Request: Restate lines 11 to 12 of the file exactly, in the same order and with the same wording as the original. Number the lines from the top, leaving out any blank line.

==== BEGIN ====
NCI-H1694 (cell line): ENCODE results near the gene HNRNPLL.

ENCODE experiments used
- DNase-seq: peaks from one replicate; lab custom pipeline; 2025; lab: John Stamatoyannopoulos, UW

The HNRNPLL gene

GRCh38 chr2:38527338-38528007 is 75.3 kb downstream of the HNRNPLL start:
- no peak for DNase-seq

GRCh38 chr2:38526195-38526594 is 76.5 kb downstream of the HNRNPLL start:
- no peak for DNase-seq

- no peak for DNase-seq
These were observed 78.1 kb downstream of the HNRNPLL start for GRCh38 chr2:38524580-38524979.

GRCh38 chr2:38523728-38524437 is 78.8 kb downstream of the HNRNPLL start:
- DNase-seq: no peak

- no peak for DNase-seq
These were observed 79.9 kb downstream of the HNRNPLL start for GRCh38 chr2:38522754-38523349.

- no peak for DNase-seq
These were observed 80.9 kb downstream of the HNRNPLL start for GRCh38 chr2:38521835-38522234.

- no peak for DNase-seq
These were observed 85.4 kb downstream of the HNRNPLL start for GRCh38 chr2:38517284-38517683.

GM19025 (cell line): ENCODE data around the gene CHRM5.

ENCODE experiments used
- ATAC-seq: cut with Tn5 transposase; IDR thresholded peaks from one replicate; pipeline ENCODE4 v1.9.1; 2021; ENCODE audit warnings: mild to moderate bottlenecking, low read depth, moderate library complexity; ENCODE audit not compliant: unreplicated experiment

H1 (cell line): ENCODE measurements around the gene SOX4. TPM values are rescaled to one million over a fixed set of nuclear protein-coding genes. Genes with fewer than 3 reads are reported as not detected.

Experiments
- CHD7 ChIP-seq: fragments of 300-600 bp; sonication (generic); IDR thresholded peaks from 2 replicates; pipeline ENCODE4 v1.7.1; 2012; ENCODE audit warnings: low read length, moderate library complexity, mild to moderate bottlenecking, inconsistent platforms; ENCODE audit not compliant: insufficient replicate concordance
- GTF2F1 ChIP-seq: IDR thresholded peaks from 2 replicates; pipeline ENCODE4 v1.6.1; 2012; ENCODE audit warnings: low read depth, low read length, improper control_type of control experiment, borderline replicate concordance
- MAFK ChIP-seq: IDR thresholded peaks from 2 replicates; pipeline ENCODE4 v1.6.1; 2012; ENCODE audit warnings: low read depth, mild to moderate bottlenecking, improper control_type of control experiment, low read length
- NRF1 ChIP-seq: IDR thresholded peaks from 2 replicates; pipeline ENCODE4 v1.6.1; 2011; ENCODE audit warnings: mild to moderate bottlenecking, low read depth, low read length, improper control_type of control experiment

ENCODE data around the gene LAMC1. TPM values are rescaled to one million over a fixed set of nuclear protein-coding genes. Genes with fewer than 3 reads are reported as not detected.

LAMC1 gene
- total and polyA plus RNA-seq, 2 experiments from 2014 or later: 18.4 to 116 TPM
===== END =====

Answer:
GRCh38 chr2:38523728-38524437 is 78.8 kb downstream of the HNRNPLL start:
- DNase-seq: no peak